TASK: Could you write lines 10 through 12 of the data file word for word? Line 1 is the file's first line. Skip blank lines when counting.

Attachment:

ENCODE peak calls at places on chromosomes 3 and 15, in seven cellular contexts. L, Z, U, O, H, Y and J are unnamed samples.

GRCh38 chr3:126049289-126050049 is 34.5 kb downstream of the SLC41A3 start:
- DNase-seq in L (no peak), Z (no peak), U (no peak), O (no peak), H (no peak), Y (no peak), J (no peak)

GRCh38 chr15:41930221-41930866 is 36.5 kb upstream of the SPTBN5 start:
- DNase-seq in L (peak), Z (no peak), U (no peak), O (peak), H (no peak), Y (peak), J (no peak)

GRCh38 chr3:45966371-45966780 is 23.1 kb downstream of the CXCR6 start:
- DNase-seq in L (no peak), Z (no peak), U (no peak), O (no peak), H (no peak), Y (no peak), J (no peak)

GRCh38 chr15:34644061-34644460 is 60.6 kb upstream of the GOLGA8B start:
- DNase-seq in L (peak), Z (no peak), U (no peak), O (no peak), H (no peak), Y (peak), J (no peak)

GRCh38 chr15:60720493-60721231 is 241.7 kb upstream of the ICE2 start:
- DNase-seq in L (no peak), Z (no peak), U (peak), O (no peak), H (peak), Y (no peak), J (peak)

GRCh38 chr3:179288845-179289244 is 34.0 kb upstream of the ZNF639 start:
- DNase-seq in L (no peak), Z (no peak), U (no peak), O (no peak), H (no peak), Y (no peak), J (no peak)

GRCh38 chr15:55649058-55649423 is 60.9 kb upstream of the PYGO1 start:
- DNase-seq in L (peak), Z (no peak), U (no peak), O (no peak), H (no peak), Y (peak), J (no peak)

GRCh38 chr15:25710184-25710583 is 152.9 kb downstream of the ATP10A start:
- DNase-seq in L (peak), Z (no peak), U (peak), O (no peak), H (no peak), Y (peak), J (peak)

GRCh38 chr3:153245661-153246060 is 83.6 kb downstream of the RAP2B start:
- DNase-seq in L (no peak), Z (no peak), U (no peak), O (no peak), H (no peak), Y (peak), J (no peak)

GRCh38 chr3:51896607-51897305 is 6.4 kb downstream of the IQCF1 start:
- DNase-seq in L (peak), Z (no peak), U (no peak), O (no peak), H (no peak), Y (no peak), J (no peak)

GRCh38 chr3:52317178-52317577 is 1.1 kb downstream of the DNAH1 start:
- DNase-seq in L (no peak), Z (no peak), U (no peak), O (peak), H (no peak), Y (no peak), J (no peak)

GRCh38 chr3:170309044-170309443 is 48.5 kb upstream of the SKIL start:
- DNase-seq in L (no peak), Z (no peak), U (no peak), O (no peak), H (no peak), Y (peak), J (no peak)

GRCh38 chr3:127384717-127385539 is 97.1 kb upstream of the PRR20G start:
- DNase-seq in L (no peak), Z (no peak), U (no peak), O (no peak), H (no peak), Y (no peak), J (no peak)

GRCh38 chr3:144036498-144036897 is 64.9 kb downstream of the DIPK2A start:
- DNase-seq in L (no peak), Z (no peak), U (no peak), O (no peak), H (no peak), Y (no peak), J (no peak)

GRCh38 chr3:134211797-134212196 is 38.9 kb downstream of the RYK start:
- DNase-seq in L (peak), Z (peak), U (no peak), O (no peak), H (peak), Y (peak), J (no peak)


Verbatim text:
GRCh38 chr15:60720493-60721231 is 241.7 kb upstream of the ICE2 start:
- DNase-seq in L (no peak), Z (no peak), U (peak), O (no peak), H (peak), Y (no peak), J (peak)

GRCh38 chr3:179288845-179289244 is 34.0 kb upstream of the ZNF639 start: